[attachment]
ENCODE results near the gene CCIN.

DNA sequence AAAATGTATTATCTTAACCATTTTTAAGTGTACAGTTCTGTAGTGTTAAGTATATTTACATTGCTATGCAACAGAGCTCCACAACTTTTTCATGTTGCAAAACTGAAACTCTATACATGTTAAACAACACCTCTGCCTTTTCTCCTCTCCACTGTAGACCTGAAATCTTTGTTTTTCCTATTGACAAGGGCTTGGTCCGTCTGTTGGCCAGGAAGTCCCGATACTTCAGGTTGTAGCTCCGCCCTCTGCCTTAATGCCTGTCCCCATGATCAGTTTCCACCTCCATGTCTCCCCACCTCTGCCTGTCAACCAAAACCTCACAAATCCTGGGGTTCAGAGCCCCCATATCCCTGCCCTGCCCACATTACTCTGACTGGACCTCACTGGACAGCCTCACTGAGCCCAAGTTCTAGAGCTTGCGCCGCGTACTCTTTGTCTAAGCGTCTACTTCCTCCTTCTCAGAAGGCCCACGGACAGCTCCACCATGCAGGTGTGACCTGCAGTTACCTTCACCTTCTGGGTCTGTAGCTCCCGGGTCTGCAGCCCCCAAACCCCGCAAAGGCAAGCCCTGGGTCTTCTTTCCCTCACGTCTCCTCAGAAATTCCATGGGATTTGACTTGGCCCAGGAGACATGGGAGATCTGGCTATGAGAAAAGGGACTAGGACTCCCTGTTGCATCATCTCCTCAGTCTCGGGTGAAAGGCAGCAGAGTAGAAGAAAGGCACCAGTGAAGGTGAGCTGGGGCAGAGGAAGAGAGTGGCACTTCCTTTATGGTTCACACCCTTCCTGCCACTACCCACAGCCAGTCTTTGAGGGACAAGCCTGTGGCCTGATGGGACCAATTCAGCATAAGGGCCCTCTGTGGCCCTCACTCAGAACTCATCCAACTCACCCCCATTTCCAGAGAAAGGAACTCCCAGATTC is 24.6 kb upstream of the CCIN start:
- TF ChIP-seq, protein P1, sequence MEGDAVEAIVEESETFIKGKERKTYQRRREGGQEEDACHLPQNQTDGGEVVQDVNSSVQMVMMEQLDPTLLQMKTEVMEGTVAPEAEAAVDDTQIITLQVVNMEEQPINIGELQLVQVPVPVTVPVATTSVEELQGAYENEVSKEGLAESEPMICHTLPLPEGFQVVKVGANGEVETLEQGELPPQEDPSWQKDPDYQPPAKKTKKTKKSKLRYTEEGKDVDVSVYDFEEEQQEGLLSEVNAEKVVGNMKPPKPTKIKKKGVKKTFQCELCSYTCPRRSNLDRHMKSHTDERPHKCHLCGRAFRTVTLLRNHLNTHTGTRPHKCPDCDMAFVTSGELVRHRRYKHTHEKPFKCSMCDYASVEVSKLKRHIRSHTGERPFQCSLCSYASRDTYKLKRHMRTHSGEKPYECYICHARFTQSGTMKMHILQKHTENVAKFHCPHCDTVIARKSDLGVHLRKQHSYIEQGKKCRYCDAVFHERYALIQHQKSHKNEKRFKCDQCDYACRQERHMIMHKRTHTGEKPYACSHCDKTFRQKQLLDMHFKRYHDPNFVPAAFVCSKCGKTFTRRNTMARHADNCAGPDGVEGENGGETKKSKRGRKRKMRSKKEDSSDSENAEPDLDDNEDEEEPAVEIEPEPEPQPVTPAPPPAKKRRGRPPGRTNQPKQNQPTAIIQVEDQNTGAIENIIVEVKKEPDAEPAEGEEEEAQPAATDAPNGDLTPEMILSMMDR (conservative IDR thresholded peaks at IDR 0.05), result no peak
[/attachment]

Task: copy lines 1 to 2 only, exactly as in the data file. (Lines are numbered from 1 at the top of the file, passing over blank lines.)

ENCODE results near the gene CCIN.

DNA sequence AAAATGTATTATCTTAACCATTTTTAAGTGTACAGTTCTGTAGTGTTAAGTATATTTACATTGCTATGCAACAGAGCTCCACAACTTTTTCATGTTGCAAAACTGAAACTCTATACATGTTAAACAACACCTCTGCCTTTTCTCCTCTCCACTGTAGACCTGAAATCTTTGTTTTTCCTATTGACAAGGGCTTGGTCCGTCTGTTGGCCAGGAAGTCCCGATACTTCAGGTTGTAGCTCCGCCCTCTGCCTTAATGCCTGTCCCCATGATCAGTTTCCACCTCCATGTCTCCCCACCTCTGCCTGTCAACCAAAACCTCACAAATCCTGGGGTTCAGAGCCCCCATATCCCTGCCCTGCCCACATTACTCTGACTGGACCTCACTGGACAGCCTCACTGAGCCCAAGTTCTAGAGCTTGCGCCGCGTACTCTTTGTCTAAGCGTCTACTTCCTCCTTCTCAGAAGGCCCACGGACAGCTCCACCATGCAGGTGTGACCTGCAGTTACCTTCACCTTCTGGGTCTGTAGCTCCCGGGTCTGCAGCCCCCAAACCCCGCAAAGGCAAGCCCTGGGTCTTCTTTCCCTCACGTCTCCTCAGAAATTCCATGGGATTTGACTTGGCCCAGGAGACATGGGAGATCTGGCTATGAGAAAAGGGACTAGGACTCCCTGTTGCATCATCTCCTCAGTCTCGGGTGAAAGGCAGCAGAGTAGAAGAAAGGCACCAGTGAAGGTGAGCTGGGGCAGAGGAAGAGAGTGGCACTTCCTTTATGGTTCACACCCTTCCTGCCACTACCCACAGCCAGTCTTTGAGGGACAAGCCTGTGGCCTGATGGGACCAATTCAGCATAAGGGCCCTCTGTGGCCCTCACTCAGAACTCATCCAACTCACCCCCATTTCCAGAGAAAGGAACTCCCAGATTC is 24.6 kb upstream of the CCIN start: